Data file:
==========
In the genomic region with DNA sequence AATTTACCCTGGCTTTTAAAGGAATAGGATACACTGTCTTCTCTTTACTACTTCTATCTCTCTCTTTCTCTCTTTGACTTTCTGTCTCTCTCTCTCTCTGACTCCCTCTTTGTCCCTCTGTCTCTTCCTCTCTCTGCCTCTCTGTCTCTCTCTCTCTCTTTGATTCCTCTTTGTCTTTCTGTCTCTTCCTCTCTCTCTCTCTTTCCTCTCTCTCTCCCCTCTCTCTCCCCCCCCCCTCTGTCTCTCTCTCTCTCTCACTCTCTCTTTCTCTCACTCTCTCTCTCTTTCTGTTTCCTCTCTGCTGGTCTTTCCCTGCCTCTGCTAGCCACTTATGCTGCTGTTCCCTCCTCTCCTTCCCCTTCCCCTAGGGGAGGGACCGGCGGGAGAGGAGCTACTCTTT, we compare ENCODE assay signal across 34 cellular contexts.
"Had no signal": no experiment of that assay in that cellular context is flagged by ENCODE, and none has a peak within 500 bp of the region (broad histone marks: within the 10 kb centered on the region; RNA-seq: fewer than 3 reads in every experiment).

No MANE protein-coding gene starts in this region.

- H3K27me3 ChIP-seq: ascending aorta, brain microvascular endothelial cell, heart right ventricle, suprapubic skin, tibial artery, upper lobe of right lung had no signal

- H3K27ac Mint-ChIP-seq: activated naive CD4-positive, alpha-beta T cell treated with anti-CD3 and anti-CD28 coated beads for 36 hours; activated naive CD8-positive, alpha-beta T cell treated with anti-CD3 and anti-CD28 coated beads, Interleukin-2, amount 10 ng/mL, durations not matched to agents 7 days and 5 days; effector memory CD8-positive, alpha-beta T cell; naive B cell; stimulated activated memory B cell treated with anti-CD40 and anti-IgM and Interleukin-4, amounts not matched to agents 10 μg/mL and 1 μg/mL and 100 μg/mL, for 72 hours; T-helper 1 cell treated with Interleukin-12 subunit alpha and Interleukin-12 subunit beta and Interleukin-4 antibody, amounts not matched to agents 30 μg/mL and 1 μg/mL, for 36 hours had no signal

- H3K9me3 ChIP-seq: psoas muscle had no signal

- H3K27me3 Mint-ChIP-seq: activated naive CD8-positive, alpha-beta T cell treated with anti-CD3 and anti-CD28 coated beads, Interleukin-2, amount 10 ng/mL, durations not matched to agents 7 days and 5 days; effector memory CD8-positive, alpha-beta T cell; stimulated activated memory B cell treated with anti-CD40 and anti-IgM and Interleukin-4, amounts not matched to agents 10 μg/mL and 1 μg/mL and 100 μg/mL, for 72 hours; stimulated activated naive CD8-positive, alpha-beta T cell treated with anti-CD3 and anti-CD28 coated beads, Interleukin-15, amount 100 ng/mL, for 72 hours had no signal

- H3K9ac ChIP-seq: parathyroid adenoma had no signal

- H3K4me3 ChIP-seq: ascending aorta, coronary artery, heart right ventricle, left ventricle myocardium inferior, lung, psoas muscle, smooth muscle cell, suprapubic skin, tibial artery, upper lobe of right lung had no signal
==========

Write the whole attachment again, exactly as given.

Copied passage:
In the genomic region with DNA sequence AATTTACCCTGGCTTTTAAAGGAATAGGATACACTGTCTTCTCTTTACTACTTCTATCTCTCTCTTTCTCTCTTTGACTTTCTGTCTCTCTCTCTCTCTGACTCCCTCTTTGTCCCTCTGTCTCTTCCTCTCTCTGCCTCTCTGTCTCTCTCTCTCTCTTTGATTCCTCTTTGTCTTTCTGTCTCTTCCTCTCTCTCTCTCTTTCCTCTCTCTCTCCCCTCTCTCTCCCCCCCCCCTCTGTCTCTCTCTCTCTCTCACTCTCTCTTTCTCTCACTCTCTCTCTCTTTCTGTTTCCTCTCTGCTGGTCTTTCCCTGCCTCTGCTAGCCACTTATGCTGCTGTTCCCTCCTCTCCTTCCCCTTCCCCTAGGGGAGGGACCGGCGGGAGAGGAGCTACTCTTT, we compare ENCODE assay signal across 34 cellular contexts.
"Had no signal": no experiment of that assay in that cellular context is flagged by ENCODE, and none has a peak within 500 bp of the region (broad histone marks: within the 10 kb centered on the region; RNA-seq: fewer than 3 reads in every experiment).

No MANE protein-coding gene starts in this region.

- H3K27me3 ChIP-seq: ascending aorta, brain microvascular endothelial cell, heart right ventricle, suprapubic skin, tibial artery, upper lobe of right lung had no signal

- H3K27ac Mint-ChIP-seq: activated naive CD4-positive, alpha-beta T cell treated with anti-CD3 and anti-CD28 coated beads for 36 hours; activated naive CD8-positive, alpha-beta T cell treated with anti-CD3 and anti-CD28 coated beads, Interleukin-2, amount 10 ng/mL, durations not matched to agents 7 days and 5 days; effector memory CD8-positive, alpha-beta T cell; naive B cell; stimulated activated memory B cell treated with anti-CD40 and anti-IgM and Interleukin-4, amounts not matched to agents 10 μg/mL and 1 μg/mL and 100 μg/mL, for 72 hours; T-helper 1 cell treated with Interleukin-12 subunit alpha and Interleukin-12 subunit beta and Interleukin-4 antibody, amounts not matched to agents 30 μg/mL and 1 μg/mL, for 36 hours had no signal

- H3K9me3 ChIP-seq: psoas muscle had no signal

- H3K27me3 Mint-ChIP-seq: activated naive CD8-positive, alpha-beta T cell treated with anti-CD3 and anti-CD28 coated beads, Interleukin-2, amount 10 ng/mL, durations not matched to agents 7 days and 5 days; effector memory CD8-positive, alpha-beta T cell; stimulated activated memory B cell treated with anti-CD40 and anti-IgM and Interleukin-4, amounts not matched to agents 10 μg/mL and 1 μg/mL and 100 μg/mL, for 72 hours; stimulated activated naive CD8-positive, alpha-beta T cell treated with anti-CD3 and anti-CD28 coated beads, Interleukin-15, amount 100 ng/mL, for 72 hours had no signal

- H3K9ac ChIP-seq: parathyroid adenoma had no signal

- H3K4me3 ChIP-seq: ascending aorta, coronary artery, heart right ventricle, left ventricle myocardium inferior, lung, psoas muscle, smooth muscle cell, suprapubic skin, tibial artery, upper lobe of right lung had no signal